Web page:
One prospective student relayed his fears of edTPA to his teacher:
Joel … was excited because the teacher he had been assigned to for Fieldwork I, where students spend 35 hours observing and participating in secondary settings, had invited him to student teach with her. Because he had tremendous respect and admiration for this teacher, Joel was thrilled by the opportunity. But he was also worried, so worried that he hesitated to accept the offer.
Joel was apprehensive about completing the edTPA in this school. It is an urban environment in a community noted for poverty and gang activity. He had forged relationships with the young people in the school, as well as several faculty members, but the judgment of an objective scorer who might not understand if the classroom was not filled with compliant, well-behaved learners had made my student hesitate.
4. They have lobbying power.
Not only are these corporations cheering on additional testing from the sidelines, they are also flexing their money muscle via lobbying. One 2011 report found Pearson spent close to $700,000 lobbying in four key states.
But most of its lobbying is much more implicit. The New York Times reported that in 2011, Pearson Foundation underwent investigation for paying for state officials trips to education conferences overseas. The foundation, which is a non-profit and tax-exempt, was charged with using its resources to benefit the Pearson for-profit company.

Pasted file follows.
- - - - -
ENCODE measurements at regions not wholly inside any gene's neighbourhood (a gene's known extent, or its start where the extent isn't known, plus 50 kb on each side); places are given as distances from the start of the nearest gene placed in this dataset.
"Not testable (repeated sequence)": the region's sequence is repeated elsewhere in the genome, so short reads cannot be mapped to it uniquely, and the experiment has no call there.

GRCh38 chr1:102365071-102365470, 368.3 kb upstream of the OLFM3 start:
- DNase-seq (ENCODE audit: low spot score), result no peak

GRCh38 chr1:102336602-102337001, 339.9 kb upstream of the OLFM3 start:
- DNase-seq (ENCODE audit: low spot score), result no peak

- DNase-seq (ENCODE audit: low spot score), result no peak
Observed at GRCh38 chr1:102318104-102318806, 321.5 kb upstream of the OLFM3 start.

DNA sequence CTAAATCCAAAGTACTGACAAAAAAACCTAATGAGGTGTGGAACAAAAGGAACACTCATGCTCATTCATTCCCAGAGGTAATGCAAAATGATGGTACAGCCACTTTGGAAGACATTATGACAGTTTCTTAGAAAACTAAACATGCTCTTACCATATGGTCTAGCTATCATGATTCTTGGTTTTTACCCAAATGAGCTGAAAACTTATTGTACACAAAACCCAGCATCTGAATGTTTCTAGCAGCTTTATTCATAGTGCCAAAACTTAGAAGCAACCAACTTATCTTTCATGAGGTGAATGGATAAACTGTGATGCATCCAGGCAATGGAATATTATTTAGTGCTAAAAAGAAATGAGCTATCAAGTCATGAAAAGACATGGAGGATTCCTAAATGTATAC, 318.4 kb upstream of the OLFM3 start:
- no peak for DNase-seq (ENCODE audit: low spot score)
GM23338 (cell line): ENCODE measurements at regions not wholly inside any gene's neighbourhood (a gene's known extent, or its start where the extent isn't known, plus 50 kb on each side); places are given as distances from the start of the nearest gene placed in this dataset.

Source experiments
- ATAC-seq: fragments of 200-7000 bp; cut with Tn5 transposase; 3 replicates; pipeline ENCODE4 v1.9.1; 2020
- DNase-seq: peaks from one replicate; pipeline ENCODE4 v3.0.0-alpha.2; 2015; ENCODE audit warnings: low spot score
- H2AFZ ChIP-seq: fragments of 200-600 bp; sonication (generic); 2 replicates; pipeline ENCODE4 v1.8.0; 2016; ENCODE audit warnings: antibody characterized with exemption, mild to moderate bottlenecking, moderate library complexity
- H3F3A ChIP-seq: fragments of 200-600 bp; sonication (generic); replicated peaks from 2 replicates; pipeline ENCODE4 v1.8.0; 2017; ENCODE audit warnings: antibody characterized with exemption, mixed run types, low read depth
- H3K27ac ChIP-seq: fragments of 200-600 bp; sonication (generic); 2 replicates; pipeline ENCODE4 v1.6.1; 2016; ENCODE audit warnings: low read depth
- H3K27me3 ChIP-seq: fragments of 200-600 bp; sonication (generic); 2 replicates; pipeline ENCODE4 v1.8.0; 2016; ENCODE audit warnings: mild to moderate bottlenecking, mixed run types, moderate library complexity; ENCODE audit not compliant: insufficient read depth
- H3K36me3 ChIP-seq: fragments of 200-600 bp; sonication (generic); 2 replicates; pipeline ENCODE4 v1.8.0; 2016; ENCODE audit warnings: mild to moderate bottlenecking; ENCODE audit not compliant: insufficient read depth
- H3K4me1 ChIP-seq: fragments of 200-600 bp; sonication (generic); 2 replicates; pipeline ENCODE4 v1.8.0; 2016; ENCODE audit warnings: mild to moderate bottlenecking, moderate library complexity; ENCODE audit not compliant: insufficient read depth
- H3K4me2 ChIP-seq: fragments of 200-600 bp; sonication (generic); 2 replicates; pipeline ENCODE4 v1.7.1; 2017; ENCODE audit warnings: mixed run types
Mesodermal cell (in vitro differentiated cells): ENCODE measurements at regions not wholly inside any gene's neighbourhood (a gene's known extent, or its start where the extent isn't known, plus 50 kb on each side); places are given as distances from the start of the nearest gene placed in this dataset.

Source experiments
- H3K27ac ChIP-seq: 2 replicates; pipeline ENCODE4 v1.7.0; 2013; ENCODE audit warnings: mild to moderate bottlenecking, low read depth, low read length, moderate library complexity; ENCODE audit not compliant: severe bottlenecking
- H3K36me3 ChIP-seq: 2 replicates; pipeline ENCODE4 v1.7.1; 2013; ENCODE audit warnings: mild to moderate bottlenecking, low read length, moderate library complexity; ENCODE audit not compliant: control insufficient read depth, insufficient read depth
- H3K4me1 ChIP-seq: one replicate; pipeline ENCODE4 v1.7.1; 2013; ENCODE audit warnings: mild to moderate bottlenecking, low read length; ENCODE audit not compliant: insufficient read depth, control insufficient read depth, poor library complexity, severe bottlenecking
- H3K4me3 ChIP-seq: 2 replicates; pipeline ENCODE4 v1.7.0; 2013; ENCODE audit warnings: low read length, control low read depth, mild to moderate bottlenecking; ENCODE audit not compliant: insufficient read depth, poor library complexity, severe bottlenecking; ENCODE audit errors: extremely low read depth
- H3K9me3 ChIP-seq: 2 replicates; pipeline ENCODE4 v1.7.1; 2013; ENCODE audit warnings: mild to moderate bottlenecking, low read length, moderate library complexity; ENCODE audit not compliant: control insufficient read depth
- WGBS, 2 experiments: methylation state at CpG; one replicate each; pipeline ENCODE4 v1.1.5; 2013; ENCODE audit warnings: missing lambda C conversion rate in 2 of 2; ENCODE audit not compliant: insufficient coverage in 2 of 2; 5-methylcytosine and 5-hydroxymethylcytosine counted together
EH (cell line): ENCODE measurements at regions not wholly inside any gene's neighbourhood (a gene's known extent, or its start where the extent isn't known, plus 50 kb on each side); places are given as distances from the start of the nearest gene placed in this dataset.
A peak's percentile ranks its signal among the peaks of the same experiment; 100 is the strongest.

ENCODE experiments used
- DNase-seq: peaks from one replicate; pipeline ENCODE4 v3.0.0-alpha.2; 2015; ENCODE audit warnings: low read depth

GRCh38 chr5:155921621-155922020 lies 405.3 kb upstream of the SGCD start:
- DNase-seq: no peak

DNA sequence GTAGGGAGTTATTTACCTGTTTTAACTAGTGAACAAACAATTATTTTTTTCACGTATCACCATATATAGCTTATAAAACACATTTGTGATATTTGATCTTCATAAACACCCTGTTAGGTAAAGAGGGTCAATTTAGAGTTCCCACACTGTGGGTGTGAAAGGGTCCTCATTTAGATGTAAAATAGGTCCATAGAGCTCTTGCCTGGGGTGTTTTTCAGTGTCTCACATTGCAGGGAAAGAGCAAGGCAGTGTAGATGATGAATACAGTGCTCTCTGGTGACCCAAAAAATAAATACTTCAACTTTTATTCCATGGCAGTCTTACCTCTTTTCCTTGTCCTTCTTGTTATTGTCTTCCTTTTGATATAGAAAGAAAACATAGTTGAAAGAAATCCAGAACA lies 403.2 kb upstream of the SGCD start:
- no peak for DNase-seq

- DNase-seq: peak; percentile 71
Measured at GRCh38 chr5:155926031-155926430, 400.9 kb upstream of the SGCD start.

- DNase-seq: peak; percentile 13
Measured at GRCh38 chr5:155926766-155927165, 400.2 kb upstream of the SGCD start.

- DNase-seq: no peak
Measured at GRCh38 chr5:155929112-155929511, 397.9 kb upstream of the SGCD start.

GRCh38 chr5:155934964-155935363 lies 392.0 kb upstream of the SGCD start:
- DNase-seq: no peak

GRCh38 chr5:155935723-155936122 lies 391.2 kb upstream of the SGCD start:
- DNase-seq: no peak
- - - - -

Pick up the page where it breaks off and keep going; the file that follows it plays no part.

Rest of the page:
Possibly the most egregious activity was uncovered in a recent report published by In the Public Interest, which found that Pearson helps fund Foundation for Excellence in Education and its partner Chiefs for Change — both Jeb Bush-founded, conservative education policy advocacy organizations. In turn, the foundation crafts policy that profits Pearson. The report disclosed emails between the two organizations that show they are working on writing state laws benefiting their corporate funders. The organizations have already written education policies that benefit its funders in Florida, Louisiana, Maine, New Mexico, Oklahoma, and Rhode Island.
5. Their test content is absurd.
If you haven’t heard of “Pineapplegate,” be sure to check out Pearson’s absurd passage about a race between a hare and a pineapple, given to New York eighth-graders last year, and see if you can answer the bizarre questions. Perhaps the worst part about Pineapplegate was Pearson’s defense of the passage and its questions by offering nonsensical explanations to the “correct” answers.
Aside from illogical content, tests often include questions that require skills not yet taught to the students. For example, New York had to toss a math question because it required students to understand mathematical concepts not taught until middle or high school.
Meanwhile, bilingual students have to take tests in English before they have mastered the language. It takes five to seven years to master a language. Students with special needs are also required to take these tests and receive few accommodations.
6. They give students with the ‘proper’ textbooks an advantage.